1. Something I think JavaScript (or maybe Web resources generally) really needs is code signing, the way Windows and Java have had for a while. Code signing would allow you to have trusted code (written by an author you trust), without having to trust the server hosting it. The same-origin policy seems too much of an all-or-nothing prospect.

    For example, if all the JavaScript on a page is written by authors you trust, you could trust the whole thing, even if the HTML was written by an untrusted party.

    Because JavaScript is a dynamic language, code signing isn't quite as useful as it could be, but perhaps something could be figured out with sandboxing between signed and unsigned code, maybe using a Web Worker-like approach.

    While on the topic of features I like from Java, I think it would be nice to be able to distribute JavaScript libraries in archive formats (like Java does with JAR), rather than being forced to minify everything into one giant blob. Then maybe things like SPDY wouldn't be needed as much.

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  2. When you say "Since it's unlikely you're going to hack your own web app..." you should clarify who's web app it is. It does not belong to the client, the person who needs to rely on the cryptography. It belongs to whomever is serving it. With js cryptography the end user needs to trust the owner. With traditional cryptography the end user assumes no trust (other than correctness of implementation which is verifiable) in a third party. This is very relevant in light of government snooping. In the case of js cryptography the owner of the web app could be compelled by their government to hack their own system to betray the trust of the client. In traditional cryptography this is not a worry.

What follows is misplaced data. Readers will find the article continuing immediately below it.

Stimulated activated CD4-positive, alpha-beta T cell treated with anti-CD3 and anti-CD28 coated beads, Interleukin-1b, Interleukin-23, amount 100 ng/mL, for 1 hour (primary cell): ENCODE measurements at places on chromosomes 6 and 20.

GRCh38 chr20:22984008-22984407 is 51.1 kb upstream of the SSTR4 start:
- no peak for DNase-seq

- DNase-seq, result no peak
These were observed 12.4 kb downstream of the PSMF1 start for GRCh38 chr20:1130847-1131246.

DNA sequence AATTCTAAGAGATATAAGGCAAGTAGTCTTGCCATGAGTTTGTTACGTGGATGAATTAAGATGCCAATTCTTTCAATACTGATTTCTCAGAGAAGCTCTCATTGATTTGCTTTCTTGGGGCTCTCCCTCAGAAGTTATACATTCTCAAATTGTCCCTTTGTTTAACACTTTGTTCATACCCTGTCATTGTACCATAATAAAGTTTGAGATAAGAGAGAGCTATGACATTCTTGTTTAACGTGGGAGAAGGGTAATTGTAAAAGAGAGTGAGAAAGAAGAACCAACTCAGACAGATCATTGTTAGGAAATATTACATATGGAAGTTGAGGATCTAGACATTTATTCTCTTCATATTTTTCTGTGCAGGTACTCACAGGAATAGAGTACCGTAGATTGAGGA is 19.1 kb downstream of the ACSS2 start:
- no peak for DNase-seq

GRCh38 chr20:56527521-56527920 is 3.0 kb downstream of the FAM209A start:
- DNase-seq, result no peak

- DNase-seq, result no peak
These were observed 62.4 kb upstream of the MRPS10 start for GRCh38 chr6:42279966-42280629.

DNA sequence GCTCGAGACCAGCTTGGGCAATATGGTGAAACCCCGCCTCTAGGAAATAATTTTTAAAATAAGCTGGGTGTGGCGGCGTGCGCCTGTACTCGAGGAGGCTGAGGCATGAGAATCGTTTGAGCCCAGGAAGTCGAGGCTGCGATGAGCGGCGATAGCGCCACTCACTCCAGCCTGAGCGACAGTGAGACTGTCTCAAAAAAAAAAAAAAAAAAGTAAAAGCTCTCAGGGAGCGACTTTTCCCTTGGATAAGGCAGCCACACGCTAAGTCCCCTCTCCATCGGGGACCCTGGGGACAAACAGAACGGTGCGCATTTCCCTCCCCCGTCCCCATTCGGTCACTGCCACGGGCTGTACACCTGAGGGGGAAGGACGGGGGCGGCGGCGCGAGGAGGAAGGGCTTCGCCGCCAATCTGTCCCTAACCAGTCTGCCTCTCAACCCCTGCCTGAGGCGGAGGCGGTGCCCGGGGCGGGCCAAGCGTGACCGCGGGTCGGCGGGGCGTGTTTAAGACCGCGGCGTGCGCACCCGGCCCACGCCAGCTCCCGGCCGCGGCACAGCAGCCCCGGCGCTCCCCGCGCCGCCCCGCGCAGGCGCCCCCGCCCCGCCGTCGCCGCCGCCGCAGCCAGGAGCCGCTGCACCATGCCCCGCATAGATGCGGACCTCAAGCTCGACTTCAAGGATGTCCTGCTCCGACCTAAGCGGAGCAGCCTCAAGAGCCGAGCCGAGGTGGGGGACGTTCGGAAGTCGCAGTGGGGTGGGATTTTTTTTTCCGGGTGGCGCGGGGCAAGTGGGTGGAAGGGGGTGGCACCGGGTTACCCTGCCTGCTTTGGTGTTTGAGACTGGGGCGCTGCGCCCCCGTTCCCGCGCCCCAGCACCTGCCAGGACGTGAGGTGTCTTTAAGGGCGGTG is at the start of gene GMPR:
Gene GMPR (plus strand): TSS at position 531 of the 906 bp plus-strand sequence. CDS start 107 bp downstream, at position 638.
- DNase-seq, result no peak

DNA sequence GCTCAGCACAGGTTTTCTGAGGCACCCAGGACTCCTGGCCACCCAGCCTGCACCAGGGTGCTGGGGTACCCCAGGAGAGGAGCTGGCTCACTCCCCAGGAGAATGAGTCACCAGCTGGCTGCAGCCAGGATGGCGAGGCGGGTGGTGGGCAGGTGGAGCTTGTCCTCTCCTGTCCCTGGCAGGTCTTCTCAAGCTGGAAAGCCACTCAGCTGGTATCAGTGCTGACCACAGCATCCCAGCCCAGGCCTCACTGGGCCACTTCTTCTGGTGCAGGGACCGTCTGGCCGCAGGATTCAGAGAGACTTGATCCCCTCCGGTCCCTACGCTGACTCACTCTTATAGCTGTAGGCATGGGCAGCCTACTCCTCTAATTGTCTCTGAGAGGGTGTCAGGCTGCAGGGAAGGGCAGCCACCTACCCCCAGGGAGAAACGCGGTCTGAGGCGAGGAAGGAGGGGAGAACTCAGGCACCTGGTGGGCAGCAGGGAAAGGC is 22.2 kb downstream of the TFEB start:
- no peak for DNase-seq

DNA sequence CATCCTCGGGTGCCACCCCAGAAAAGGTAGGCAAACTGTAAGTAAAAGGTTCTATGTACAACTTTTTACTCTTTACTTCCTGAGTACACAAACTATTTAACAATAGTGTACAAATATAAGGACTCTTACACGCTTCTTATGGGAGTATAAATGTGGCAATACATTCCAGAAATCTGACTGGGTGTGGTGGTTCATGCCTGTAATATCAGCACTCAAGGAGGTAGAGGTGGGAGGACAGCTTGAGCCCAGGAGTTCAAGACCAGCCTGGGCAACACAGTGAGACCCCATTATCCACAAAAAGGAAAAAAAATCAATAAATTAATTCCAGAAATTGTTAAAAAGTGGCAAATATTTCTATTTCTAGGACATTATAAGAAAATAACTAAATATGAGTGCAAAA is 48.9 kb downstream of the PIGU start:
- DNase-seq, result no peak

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    Replies
    1. Yes. If you point your browser at a web page maintained by an untrustworthy source then it doesn't matter if javascript crypto is any good. However, if you point your browser at a web page maintained by a trustworthy source, then it is very important that JS crypto and web security features be implemented correctly.

      Technology can't help you if the other side of the connection is untrustworthy. Even if they implemented security features correctly, they can still share your data with unauthorized parties.

      The term "trusted" has a different meaning than "secure." In secure systems, the term "trusted" means a component you trust inherently because you have to; because there is no way to use protocol or technology to ensure they will keep your data confidential.

      So yes. At the end of the day, you should only use privacy (and/or authentication) services from organizations you trust. And that goes for chip vendors, OS developers and software vendors of all stripes; not just web pages.